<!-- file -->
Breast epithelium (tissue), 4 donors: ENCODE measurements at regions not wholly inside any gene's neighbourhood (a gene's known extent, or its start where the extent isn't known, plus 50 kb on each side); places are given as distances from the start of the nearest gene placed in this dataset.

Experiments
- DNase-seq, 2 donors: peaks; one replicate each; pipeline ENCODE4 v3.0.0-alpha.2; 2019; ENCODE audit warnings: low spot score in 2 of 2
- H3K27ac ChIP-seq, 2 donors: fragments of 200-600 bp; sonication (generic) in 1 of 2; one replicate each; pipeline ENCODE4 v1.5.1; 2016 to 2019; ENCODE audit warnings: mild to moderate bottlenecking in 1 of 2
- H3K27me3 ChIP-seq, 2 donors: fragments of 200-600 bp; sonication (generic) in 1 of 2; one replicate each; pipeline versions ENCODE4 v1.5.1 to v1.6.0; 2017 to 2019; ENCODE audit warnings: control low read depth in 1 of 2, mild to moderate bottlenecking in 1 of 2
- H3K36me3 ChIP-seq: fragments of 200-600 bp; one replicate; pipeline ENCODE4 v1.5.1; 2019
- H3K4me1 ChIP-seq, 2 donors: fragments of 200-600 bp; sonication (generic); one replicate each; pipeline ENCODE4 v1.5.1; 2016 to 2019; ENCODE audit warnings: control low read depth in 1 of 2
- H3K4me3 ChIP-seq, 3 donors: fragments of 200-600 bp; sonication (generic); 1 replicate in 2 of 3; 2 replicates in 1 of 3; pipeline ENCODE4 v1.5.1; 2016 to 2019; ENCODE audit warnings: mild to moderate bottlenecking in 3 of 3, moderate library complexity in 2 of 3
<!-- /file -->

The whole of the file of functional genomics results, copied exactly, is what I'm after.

Breast epithelium (tissue), 4 donors: ENCODE measurements at regions not wholly inside any gene's neighbourhood (a gene's known extent, or its start where the extent isn't known, plus 50 kb on each side); places are given as distances from the start of the nearest gene placed in this dataset.

Experiments
- DNase-seq, 2 donors: peaks; one replicate each; pipeline ENCODE4 v3.0.0-alpha.2; 2019; ENCODE audit warnings: low spot score in 2 of 2
- H3K27ac ChIP-seq, 2 donors: fragments of 200-600 bp; sonication (generic) in 1 of 2; one replicate each; pipeline ENCODE4 v1.5.1; 2016 to 2019; ENCODE audit warnings: mild to moderate bottlenecking in 1 of 2
- H3K27me3 ChIP-seq, 2 donors: fragments of 200-600 bp; sonication (generic) in 1 of 2; one replicate each; pipeline versions ENCODE4 v1.5.1 to v1.6.0; 2017 to 2019; ENCODE audit warnings: control low read depth in 1 of 2, mild to moderate bottlenecking in 1 of 2
- H3K36me3 ChIP-seq: fragments of 200-600 bp; one replicate; pipeline ENCODE4 v1.5.1; 2019
- H3K4me1 ChIP-seq, 2 donors: fragments of 200-600 bp; sonication (generic); one replicate each; pipeline ENCODE4 v1.5.1; 2016 to 2019; ENCODE audit warnings: control low read depth in 1 of 2
- H3K4me3 ChIP-seq, 3 donors: fragments of 200-600 bp; sonication (generic); 1 replicate in 2 of 3; 2 replicates in 1 of 3; pipeline ENCODE4 v1.5.1; 2016 to 2019; ENCODE audit warnings: mild to moderate bottlenecking in 3 of 3, moderate library complexity in 2 of 3